The Court of Appeal previously held that District’s water and sewer service operations were not being conducted in a manner that violated Proposition 218. However, the Court here concluded that Proposition 218 was not an impediment for Paland to seek change in the District’s fee structure relating to sewer and water services. Proposition 218 provided that “the initiative power shall not be prohibited or otherwise limited in matter of reducing or repealing any tax, assessment, fee, or charge.” It further provided, “The power of initiative to affect local taxes, assessments, fees and charges shall be applicable to all local governments.” The Court concluded that using the power referred to in Proposition 218 “is precisely what Paland—and the majority of the District’s voters—did in passing Measure D.”
The trial court held “that while Proposition 26 took effect the day after the election, the application of Elections Code section 9320 made Measure D effective ‘at a later date.’” District argued that “because Proposition 26 took effect before Measure D, there was a true issue of retroactivity.” The Court of Appeal rejected this argument. A retroactive statue “operates on matters that occurred or on the rights, obligations, or conditions that existed, before the time of its enactment, giving them an effect different from that which they [previously] had.” Here, the Court concluded that the ‘“rights, obligations, [and] conditions that existed’ prior to enactment of Proposition 26 was the legal landscape analyzed in [the first Paland case] and assumed by the Mendocino County Counsel to be legally accurate.” The Court concluded that because “Proposition 26 would entirely reorder that landscape,” the issue of “the retroactivity of Proposition is truly presented.”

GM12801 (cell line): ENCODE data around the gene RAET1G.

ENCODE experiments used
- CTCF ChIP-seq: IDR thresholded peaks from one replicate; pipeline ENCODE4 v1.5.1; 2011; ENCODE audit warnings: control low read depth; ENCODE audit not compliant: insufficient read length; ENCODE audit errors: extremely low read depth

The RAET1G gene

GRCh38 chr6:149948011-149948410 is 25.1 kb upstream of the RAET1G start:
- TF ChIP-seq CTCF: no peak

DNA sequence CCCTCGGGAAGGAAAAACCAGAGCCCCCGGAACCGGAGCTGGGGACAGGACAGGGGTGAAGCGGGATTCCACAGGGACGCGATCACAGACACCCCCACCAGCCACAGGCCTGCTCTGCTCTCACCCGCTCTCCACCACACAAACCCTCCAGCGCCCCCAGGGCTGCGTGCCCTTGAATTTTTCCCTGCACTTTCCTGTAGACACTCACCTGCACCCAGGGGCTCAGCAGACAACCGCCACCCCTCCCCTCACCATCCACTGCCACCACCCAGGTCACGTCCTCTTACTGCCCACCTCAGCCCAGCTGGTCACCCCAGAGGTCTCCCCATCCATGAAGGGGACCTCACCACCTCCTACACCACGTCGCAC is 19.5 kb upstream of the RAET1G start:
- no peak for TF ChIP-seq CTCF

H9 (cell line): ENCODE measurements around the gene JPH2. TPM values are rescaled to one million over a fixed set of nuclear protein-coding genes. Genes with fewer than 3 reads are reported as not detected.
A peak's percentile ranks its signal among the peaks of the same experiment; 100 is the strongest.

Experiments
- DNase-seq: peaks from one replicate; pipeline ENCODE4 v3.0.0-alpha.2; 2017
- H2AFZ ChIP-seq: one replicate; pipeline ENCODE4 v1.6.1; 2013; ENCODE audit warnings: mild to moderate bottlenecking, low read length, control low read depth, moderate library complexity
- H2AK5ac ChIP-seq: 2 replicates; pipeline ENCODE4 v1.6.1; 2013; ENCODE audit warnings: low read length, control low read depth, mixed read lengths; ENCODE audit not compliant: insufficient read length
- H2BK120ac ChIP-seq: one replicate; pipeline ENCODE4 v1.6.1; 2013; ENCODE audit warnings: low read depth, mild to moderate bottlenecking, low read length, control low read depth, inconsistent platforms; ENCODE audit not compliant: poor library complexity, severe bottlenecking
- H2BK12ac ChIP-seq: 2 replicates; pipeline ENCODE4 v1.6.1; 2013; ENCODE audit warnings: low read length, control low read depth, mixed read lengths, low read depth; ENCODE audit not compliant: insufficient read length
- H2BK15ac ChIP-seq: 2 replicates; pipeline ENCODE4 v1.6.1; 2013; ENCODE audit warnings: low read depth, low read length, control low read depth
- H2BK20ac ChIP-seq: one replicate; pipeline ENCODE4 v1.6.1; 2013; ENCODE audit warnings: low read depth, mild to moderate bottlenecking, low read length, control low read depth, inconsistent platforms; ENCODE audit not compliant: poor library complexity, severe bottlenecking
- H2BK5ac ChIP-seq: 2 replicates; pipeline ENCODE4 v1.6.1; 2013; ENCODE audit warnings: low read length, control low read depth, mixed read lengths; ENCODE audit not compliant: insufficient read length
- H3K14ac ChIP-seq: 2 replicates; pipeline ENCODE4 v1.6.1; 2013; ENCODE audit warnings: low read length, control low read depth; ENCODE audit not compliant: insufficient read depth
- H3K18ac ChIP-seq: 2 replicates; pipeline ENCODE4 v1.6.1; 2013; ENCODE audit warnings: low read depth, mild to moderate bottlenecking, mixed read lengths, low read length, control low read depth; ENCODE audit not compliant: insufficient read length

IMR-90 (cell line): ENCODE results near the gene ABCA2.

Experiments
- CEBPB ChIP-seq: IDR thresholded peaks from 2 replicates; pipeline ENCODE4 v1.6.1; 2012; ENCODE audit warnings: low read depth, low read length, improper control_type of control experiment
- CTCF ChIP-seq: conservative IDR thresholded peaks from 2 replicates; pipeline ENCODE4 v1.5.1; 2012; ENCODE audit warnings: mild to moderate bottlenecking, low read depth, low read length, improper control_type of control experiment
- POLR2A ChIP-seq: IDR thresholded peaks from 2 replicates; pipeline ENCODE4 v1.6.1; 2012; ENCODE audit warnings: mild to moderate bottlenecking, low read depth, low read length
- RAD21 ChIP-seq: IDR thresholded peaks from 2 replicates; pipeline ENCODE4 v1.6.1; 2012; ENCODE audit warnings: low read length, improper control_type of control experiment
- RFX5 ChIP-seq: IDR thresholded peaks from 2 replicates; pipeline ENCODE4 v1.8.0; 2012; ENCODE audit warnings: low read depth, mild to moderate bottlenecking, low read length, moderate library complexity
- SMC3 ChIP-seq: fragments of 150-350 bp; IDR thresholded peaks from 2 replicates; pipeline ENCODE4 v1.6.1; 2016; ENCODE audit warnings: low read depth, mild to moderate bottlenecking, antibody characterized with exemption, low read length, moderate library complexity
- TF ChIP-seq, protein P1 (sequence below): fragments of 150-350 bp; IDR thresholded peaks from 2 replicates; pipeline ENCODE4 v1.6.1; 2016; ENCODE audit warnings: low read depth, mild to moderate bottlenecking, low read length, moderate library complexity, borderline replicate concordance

When Proposition 26 was removed from consideration, District's water and sewer operations were not subject to Proposition 218’s supermajority requirement. Therefore, a simple majority was all that was required for Measure D to pass and take effect. Accordingly, the Court of Appeal reversed the decision of the trial court.